Actually, I think this pill would be good for me. I'd stop worrying about the calorie burn every time I work out, and start actually exercising purely for enjoyment. That sounds like heaven.

    Hopefully the side-effects will be wit and charisma (to go along with the perfect body)

    TA x

  46. I would take the pill but I would still try to exercise because I doubt any pill is going to do EVERYTHING for me that exercising does.

    Kind of like taking a multi-vitamin but continuing to eat healthily.

    See, as a formerly obese person, I understand that when I get down to my goal weight it's going to take a lot more work to stay there than it took to get there. And I think an exercise pill would be a great help, because let's face it, sometimes life just gets in the way of healthy habits.

  47. Linda - I have to say that I don't appreciate the tone of your comment "I think fat people everywhere would be all over it and then get mad when it doesn't work - just like every super easy [...] product out there."

    That's like, super discriminatory dude. It's like you believe that all fat people are lazy, and that nobody else is too lazy to exercise. Not cool.

  48. I would not want to take this pill. Then again I don't even like taking basic supplements, so I'm kinda strange perhaps. Its just not natural... kinda creeps me out. And do we really need yet another excuse to not exercise? What are people planning on doing with all this time that they'd be supposedly saving by not exercising or by cutting down on exercising?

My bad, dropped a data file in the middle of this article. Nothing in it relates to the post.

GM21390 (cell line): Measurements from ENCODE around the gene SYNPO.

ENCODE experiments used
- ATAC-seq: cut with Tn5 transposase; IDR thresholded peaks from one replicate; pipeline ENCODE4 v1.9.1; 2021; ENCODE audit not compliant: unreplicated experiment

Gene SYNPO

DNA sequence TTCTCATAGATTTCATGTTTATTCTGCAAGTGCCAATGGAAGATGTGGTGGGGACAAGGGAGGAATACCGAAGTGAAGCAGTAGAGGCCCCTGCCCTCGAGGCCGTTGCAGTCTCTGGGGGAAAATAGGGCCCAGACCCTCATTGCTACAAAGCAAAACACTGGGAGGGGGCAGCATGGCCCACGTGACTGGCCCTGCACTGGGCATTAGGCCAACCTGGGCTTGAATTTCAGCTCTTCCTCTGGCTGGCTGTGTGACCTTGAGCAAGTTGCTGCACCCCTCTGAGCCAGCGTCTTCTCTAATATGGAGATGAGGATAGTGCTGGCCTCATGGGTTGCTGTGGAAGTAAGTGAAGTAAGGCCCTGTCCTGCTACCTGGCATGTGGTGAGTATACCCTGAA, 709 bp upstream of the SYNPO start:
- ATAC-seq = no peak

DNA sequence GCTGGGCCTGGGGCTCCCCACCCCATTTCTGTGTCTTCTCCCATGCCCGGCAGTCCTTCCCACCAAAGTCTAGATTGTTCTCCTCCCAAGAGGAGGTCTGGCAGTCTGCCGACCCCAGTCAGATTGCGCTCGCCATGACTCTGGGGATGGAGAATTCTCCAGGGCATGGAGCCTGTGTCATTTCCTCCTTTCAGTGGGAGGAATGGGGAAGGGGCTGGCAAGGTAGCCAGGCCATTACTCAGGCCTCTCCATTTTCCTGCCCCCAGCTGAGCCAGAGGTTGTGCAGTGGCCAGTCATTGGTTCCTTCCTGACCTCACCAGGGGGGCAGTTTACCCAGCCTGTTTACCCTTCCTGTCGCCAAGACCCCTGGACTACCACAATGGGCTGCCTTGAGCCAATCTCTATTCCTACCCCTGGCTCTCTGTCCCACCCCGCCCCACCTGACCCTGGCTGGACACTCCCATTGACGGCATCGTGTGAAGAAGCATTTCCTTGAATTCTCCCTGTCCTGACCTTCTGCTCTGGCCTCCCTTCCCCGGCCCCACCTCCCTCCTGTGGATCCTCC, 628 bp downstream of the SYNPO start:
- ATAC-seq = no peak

49. Here's my question about this: if it's meant to help people lose weight, wouldn't the effects wear off? They say that working out four hours a day isn't necessarily better than working out two hours a day, because your body gets used to it and hoards fat. Wouldn't the pill cause something similar?

  50. Man, everybody's weighed in -heh - on this issue, yes?

    The way I understand the research, there are TWO forms of the med in development: AICAR, the "exercises for you" version, and GW1615 (or some other alphabet soup), the "performance enhancement" version.

    AICAR is apparently targeted toward those who are, for example, dystrophic - who have suffered some type of problem that limits movement. (Although I'm sure there aren't going to be a lot of public prohibitions for prescribing it off-label.)

    The performance enhancement version? All I can say is that the IOC is already working on tests for early detection.

  51. Probably could've used it today when I blew off aerobics. Wonder if it would give you poopy side effects like Alli?